If you aren't quite sure of which veggies can be harvested now, here is information to help you evaluate ripeness and whether the veggie is ready to pick:
- Melons - can be picked when the fruit separates easily from the vine and the skin is hard. The tendril closest to the fruit will be withered.
- Asparagus - cut the stalks at the ground when they reach 6 to 9 inches tall.
- Beans - when the inner seeds start to bulge slightly through the pod, beans are ready to pick.
- Carrots - when you pull away the soil at the top of the root, the root should be about 1 inch in diameter.
- Potatoes - can be harvested when most of the vines are dead.
- Onions - are ready to harvest when about half of the leaves have dried out and fall over. Dig onions up slightly, but leave them in the soil for about one more week.
- Summer squash - will be most flavorful if picked when the squash measure about 6 to 8 inches long. Monitor squash each day as they grow quickly.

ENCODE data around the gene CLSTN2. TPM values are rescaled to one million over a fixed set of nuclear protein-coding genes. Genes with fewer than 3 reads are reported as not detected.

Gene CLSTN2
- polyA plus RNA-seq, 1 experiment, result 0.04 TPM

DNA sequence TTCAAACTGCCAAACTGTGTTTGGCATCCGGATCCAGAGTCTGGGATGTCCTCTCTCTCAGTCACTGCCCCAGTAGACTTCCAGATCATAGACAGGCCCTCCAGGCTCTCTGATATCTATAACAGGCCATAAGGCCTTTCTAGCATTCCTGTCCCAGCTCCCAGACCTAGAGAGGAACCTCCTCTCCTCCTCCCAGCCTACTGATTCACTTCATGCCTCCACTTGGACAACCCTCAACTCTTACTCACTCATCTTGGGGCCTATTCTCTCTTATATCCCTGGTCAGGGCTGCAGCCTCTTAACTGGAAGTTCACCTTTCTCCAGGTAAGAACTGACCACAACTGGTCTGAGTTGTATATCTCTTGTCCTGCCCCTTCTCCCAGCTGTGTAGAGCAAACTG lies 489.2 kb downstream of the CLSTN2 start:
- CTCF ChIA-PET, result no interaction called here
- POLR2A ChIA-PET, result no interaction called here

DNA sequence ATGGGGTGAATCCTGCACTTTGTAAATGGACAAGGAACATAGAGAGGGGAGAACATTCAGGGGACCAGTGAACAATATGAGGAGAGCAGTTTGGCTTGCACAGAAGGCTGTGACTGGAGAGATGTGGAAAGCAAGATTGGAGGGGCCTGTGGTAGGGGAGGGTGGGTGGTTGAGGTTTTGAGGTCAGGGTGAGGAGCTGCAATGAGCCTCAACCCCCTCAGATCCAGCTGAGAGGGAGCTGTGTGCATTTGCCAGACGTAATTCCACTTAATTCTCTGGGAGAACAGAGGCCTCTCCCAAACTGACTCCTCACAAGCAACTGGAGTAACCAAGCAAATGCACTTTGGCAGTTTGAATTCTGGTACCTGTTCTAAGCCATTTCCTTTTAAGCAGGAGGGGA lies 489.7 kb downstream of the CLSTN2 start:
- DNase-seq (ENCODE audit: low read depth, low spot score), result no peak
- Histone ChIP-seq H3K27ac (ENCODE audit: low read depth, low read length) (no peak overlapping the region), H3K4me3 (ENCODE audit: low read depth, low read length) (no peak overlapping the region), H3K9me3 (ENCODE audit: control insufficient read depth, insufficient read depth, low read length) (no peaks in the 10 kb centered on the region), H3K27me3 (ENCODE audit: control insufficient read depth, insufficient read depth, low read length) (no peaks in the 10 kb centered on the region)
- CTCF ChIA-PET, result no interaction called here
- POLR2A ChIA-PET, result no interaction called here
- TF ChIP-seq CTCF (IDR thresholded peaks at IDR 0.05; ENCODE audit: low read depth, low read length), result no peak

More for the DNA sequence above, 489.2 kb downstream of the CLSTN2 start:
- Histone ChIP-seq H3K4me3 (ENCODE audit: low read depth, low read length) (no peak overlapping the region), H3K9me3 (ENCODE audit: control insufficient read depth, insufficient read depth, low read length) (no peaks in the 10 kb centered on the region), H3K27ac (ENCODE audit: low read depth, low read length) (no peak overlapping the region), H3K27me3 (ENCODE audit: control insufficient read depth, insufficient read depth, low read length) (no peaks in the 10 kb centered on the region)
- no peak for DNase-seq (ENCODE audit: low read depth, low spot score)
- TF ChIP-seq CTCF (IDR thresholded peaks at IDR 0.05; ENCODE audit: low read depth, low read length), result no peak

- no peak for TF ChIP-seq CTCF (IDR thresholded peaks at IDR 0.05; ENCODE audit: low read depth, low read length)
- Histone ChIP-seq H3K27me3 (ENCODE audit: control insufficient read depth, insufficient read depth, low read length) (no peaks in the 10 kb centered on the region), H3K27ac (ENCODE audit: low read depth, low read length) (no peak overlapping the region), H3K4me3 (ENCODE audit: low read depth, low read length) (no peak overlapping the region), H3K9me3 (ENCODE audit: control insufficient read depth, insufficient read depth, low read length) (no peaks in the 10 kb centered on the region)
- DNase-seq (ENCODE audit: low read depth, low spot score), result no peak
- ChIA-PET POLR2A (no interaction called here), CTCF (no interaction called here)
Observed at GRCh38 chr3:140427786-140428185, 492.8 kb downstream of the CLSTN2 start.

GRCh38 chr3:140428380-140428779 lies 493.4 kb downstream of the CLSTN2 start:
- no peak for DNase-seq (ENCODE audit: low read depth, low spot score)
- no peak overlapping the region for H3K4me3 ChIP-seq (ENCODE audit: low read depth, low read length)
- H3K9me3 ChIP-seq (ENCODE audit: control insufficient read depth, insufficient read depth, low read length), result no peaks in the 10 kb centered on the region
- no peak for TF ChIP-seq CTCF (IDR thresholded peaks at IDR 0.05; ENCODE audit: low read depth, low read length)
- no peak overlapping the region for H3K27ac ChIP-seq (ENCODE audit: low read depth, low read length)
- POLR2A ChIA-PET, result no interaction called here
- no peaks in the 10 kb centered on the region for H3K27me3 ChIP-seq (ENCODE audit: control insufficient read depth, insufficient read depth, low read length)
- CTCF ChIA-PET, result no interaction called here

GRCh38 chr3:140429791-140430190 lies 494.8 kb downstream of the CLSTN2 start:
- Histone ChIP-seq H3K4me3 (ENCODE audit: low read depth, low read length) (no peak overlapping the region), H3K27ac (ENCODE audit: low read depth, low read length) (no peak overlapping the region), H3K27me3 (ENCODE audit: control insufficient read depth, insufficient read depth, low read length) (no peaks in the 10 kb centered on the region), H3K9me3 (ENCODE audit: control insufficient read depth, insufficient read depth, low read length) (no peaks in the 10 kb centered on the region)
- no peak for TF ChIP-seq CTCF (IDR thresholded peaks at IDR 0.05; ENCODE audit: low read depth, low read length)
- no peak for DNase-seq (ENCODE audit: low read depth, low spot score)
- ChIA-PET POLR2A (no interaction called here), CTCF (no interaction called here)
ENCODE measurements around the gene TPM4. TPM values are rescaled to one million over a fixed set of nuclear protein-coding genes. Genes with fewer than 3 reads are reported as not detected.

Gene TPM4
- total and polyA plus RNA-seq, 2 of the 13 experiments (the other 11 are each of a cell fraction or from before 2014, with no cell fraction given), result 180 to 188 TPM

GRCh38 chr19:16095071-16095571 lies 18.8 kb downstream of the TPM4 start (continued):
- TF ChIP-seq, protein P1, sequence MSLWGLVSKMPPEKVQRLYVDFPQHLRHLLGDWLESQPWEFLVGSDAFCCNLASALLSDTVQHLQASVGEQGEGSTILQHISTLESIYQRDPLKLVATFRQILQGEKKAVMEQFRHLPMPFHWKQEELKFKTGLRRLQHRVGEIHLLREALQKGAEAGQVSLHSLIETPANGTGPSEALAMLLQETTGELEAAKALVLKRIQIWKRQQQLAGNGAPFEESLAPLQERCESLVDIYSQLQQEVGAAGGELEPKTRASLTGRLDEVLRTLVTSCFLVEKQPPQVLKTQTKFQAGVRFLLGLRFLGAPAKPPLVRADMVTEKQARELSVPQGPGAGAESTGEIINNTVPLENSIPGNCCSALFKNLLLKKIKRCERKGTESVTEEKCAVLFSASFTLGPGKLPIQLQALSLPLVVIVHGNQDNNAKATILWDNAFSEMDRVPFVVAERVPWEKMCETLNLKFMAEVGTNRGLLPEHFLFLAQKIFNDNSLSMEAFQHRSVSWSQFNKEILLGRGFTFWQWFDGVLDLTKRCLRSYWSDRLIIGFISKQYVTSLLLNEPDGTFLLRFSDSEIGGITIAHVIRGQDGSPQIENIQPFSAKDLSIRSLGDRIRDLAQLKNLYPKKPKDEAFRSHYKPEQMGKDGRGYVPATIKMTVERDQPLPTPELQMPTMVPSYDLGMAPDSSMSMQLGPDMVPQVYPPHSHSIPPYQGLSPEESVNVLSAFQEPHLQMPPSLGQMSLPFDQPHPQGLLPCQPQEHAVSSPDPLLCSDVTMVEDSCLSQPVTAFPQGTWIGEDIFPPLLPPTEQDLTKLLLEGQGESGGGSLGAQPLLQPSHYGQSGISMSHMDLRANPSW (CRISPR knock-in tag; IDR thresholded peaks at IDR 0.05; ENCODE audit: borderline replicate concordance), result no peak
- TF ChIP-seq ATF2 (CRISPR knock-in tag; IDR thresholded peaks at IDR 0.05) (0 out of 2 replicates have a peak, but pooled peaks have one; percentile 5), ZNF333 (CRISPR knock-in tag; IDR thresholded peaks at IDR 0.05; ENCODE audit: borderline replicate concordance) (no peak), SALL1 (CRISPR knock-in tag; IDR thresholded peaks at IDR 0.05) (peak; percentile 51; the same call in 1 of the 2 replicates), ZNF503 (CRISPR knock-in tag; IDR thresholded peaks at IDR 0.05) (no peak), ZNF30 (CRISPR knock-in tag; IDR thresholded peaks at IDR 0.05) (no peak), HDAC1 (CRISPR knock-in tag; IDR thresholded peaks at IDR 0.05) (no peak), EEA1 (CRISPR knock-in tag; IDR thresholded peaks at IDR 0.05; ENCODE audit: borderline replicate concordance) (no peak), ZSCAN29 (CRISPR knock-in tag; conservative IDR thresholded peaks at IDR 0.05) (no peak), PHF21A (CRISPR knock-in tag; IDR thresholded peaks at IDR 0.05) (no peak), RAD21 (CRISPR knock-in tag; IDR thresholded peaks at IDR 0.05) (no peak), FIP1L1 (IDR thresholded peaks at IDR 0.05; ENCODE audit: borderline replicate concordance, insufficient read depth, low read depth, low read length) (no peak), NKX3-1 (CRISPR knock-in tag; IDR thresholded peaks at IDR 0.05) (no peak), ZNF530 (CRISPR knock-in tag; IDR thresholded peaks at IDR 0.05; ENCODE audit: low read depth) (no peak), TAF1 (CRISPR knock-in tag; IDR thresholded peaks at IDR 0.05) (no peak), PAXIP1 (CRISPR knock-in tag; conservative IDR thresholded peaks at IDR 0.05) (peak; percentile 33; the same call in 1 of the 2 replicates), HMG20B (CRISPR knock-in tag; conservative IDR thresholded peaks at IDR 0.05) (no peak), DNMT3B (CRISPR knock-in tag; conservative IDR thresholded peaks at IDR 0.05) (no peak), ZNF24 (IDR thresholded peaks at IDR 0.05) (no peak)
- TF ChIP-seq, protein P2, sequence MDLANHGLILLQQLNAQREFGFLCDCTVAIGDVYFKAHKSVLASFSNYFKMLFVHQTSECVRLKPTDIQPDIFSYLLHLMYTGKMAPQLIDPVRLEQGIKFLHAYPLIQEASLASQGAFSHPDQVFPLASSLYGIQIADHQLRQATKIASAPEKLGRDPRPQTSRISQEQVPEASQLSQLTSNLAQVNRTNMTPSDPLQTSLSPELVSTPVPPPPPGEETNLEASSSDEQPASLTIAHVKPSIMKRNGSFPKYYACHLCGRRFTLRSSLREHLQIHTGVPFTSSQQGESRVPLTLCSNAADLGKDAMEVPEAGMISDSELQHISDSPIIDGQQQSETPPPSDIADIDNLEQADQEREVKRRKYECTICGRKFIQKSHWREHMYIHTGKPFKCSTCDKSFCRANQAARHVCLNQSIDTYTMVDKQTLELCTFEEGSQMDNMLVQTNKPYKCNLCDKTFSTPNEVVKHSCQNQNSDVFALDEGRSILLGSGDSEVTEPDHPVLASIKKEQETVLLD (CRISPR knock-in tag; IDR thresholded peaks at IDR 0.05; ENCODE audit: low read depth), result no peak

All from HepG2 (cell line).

For the best flavor, harvest veggies in the cooler hours of the morning or evening.
Harvesting pumpkins and winter squash
Due to high temps this summer, many gardeners have seen their pumpkins and winter squash ripening several weeks ahead of schedule. If this is the case in your garden, consider harvesting these veggies soon. Because they are susceptible to mildew, which will cause them to decline, picking them sooner rather than later is best.
Cut the stems at least 2 inches long (even longer is good) and avoid carrying the fruit by the stem as a broken stem can cause the fruit to deteriorate. Keep the pumpkins and squash indoors to harden off. Pumpkins should be fine through Halloween and beyond. Winter squash can last well into the winter months if kept cool and dry.
Information courtesy Associated Landscape Contractors of Colorado-sponsors of the 9News Kitchen Garden and the 9News Water Wise Garden. For help with your landscape needs, go to www.alcc.com and click on Find a Pro.